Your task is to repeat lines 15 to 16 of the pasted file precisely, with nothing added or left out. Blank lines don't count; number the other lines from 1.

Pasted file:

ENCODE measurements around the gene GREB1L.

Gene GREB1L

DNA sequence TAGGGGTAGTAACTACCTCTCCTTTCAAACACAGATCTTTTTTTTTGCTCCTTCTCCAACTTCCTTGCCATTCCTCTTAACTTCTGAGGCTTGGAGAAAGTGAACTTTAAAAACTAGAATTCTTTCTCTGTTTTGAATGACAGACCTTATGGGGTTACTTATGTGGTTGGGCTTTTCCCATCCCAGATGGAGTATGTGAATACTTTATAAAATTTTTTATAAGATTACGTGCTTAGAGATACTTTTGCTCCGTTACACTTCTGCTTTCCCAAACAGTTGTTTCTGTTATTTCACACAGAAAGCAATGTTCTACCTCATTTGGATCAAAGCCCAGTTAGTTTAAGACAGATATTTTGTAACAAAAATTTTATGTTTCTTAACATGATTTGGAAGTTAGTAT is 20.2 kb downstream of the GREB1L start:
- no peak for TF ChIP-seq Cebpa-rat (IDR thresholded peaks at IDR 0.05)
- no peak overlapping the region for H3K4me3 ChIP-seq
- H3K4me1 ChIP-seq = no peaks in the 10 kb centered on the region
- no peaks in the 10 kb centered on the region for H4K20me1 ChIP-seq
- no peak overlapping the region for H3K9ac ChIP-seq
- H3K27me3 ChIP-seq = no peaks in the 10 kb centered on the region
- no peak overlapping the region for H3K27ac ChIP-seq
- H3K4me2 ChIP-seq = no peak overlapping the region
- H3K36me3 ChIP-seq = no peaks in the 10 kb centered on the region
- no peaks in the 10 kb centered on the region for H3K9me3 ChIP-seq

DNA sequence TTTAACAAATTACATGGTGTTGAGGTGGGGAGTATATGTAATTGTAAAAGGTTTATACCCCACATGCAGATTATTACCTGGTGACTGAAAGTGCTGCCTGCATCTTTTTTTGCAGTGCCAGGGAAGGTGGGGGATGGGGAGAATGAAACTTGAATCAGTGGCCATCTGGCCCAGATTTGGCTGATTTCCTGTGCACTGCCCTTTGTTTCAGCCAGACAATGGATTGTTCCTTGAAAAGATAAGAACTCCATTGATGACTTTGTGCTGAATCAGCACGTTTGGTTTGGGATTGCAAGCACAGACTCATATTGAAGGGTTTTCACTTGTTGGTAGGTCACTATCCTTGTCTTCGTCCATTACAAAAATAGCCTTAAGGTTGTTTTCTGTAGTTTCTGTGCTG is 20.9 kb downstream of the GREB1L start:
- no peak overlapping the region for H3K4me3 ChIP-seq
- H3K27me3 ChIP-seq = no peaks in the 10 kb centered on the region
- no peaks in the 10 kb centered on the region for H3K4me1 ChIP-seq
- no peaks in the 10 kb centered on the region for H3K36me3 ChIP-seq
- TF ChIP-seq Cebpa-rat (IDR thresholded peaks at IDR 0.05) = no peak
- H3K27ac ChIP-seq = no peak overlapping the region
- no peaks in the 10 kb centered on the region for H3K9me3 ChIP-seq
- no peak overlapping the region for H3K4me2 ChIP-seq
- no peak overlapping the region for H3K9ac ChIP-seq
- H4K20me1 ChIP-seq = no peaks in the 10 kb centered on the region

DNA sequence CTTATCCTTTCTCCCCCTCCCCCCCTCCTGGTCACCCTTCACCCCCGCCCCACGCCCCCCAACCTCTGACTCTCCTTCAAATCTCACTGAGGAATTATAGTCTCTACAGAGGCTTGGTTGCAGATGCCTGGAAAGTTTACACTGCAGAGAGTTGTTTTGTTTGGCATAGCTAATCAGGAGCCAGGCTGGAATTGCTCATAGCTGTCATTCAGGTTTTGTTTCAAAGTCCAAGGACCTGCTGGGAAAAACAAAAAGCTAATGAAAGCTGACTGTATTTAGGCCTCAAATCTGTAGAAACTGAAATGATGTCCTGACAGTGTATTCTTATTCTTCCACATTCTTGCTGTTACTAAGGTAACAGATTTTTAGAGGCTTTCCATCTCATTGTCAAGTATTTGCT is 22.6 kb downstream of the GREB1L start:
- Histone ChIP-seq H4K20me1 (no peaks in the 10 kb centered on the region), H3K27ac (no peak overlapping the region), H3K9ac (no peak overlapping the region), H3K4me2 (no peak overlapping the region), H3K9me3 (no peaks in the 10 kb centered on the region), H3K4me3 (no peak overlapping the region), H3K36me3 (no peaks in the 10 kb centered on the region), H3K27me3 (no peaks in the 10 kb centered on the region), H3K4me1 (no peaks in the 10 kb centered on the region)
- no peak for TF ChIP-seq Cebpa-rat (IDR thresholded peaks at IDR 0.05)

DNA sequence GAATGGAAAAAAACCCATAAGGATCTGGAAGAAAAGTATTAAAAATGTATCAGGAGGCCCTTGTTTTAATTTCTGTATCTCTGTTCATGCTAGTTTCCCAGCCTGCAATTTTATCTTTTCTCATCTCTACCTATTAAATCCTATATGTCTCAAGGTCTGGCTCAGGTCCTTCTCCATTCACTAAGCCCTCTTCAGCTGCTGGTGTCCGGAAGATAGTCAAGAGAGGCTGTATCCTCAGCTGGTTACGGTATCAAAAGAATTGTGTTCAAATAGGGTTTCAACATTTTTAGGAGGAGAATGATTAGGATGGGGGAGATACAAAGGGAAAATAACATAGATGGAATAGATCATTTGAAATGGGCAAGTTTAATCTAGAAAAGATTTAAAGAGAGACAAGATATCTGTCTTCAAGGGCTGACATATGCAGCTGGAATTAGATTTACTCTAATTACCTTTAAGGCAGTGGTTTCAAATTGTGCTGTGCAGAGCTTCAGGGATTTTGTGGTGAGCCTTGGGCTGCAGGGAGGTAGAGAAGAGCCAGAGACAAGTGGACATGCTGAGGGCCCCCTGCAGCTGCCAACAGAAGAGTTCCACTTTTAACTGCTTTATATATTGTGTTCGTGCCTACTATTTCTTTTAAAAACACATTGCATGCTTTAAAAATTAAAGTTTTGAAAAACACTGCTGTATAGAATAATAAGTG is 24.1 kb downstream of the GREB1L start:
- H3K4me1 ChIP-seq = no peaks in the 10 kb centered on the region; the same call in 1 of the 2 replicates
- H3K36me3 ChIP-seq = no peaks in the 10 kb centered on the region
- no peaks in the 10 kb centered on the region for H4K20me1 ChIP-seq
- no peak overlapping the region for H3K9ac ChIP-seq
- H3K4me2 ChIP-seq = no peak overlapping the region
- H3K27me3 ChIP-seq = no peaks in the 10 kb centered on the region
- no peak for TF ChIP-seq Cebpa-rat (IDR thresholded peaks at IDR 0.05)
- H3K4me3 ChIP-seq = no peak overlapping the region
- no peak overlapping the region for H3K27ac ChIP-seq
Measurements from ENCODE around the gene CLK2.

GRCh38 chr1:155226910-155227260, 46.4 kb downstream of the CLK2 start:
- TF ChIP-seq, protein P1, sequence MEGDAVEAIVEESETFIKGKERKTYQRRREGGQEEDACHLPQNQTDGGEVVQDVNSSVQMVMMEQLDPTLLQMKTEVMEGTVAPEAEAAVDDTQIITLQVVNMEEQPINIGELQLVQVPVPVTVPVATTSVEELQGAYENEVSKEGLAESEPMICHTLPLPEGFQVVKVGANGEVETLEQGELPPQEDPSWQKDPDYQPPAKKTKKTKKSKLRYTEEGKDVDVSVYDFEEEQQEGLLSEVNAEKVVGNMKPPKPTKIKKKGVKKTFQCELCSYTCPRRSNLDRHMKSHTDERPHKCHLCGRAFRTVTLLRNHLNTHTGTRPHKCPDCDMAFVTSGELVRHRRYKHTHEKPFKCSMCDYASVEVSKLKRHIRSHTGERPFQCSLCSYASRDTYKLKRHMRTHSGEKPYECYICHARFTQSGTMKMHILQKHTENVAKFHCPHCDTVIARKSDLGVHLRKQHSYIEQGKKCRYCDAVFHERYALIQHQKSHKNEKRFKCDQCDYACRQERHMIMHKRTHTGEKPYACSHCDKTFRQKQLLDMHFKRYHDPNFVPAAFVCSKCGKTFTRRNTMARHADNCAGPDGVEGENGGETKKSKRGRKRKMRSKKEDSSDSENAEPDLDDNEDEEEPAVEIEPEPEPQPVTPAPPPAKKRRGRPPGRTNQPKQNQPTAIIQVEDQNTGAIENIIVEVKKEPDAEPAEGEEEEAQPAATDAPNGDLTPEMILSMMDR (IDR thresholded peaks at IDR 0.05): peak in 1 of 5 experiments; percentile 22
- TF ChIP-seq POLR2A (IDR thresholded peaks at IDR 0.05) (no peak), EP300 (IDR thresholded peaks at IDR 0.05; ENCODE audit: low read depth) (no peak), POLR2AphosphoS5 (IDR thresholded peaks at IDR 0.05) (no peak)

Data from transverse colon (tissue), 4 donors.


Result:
- no peak overlapping the region for H3K4me3 ChIP-seq
- H3K27me3 ChIP-seq = no peaks in the 10 kb centered on the region